Smoke detectors beep when their backup battery dies, which always seems to occur in the middle of the night (at least for me.) These backup batteries are usually a small rectangular 9V. They have become popular choices for electronics projects. If you need your Arduino project to last longer than a day, this isn’t the battery you want to use. Here’s why.
The idea for AddOhms #8 has been around for quite some time. I’m always trying to find ways to explain why current limiting resistors are necessary. So while working in the shop one day, I decided to play with some LEDs and a bench-power supply. Then I decided to record what happens.
Getting started with electronics always involves a discussion of Ohm’s Law. What is this mysterious sounding law and how can you use it when building electronic projects? One the main uses for Ohm’s Law in your projects is to calculate the resistor value needed for a LED. This article takes a look at what Ohm’s Law is and how to use it with LEDs.
Soldering every circuit you build probably isn’t practical. At some point you are probably going to want to use some type of temporary method to connect different components together. One of the popular methods is using a breadboard. This simple (and cool) looking device only needs a few instructions before you can begin
It isn’t always clear what is meant by calling a device or a signal “analog” and “digital”. This AddOhms tutorial explains the difference between analog and digital by using an analogy to clocks. Old-school clocks with hands are a great example of “analog” while alarm clocks with digits as their display are an excellent example of “digital”.
The fifth episode of AddOhms tackled the difference between AC and DC. One of the things I wanted to stress in this tutorial is that even though the acronyms stand for “current”, they get used to describe voltages as well. Which, after a video on the difference between voltage and current, seemed like something that needed to be stated.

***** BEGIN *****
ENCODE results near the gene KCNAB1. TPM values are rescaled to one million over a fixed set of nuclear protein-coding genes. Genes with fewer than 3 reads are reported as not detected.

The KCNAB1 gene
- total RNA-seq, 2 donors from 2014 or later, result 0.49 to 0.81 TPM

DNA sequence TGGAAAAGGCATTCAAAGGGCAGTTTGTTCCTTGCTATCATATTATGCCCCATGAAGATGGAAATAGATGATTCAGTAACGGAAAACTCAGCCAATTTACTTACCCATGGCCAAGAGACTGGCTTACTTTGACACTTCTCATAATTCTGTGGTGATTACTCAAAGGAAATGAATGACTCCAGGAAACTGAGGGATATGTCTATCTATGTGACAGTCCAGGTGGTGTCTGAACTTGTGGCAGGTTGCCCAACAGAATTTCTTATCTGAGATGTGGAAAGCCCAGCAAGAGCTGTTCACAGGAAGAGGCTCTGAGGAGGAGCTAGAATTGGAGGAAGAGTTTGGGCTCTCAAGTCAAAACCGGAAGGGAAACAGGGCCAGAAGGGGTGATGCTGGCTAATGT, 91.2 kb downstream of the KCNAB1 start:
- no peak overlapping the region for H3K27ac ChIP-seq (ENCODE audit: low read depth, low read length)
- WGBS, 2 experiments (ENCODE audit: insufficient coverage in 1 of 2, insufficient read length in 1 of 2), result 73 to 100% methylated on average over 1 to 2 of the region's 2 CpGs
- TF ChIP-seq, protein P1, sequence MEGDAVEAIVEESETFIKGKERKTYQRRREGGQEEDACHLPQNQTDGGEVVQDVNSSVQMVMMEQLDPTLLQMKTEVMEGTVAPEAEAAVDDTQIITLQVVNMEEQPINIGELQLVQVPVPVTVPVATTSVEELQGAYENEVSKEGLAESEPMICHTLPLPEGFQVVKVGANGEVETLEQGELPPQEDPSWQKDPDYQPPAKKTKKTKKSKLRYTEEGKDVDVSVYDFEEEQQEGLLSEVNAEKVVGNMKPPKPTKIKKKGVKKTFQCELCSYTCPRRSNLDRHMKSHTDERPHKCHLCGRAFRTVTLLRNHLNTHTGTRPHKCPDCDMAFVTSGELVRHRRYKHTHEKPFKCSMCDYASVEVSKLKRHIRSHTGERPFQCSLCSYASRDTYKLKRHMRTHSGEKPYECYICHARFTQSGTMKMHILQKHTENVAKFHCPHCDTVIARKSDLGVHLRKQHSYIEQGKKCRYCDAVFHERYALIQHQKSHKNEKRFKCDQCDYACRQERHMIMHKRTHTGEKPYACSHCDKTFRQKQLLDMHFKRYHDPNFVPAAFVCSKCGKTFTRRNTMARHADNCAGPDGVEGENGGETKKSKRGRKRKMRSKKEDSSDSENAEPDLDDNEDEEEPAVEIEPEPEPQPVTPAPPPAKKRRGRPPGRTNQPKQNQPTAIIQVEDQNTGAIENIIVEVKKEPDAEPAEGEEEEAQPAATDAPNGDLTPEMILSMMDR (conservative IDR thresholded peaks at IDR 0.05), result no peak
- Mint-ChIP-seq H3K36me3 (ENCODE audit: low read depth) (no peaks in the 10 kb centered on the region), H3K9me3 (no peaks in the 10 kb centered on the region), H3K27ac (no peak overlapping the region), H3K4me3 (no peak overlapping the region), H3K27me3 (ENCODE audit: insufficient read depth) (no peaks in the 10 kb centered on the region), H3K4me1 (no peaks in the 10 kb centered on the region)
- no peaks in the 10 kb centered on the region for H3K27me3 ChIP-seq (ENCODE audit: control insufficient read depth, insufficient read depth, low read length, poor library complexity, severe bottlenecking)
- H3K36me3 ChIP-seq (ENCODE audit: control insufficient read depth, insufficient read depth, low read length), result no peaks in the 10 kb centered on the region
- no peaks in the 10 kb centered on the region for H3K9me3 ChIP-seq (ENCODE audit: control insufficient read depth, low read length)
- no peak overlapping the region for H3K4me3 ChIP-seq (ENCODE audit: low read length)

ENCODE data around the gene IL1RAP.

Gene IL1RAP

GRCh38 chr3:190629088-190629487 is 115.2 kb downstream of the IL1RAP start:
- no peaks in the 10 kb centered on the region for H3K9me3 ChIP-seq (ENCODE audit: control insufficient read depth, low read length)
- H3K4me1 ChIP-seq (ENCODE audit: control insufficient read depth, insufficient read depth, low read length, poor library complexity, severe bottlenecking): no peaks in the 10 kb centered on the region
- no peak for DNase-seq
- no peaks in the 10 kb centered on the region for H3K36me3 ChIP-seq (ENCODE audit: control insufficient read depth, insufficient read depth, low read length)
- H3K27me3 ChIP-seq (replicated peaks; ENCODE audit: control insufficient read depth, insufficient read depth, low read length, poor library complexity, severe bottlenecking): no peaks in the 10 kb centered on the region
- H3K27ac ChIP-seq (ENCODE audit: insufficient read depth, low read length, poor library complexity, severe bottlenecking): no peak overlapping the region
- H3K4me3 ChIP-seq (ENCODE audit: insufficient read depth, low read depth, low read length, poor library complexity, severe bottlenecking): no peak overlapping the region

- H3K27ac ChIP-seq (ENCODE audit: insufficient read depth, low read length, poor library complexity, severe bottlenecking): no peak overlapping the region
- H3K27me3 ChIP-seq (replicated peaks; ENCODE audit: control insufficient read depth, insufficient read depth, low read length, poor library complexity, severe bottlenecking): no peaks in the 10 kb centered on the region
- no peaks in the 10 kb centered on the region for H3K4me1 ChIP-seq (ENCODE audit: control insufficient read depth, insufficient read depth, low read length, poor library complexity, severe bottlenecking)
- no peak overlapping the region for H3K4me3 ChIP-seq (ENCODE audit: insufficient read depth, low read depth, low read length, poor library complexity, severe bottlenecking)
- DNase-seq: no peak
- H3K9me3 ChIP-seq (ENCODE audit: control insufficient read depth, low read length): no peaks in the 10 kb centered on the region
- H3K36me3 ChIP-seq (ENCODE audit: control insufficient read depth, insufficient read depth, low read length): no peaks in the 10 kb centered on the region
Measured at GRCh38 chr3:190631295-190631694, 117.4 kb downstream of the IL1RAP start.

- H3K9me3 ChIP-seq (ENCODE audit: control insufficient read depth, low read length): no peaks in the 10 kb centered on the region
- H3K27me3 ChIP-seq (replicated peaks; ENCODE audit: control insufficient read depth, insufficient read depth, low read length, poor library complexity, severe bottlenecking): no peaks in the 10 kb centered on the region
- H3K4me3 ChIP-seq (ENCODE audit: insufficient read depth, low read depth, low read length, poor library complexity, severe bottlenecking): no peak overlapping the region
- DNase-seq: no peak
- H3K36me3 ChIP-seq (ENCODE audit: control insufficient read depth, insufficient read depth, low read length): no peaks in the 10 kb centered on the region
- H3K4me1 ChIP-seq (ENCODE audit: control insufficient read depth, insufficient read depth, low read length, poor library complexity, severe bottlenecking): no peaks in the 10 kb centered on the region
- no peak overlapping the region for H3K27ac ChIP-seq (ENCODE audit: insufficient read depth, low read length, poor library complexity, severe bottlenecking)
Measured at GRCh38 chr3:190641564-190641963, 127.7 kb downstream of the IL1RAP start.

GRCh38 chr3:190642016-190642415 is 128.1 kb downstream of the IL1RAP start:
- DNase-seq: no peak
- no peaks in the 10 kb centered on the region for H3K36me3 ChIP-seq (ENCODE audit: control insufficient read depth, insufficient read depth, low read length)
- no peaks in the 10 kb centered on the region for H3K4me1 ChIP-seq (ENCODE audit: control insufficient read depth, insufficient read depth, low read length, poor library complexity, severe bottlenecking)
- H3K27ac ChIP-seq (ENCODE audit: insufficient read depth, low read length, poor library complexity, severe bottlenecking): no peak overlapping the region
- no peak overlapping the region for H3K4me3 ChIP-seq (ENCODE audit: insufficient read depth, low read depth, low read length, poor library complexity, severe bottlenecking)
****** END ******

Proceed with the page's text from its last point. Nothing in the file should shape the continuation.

No behind the scenes for this one, just the finished video.
Fundamentally there are two types of voltage regulators: linear and switching. The names come from how they operate and how they achieve voltage regulation. Linear regulators tend to be a little cheaper to implement, but they aren’t as efficient as their more complex switching variants.
There are also some “cheap and dirty” methods that some designs use. Below is a brief description and example of each.
Digital ICs like microcontrollers, memory, and shift registers need a stable voltage source to make sure they work as expected. Most circuits are designed with a voltage regulator to accomplish this stability. In theory voltage regulators will vary their output to stay at a set voltage, regardless of how much current the load is drawing. As a load draws a little bit more current, the supply voltage will begin to sag. Conversely when the load is reduced the voltage may rise a little bit. Regulators work to eliminate, well minimize, this change.
When hooking up switches or buttons to an Arduino I/O pin, sometimes the results might appear completely random. Sometimes it will appear as though there is a delay from when the button is pressed until the state of the pin actually changes. Other times the pin’s value will seem to randomly fluctuate from HIGH to LOW. Even more maddening might be as your finger gets closer to the switch, the pin’s state changes! The fix to these problems is simple: use the Arduino Internal Pull-up Resistor. Here’s how they can fix this problem and how you can use them with an Arduino board.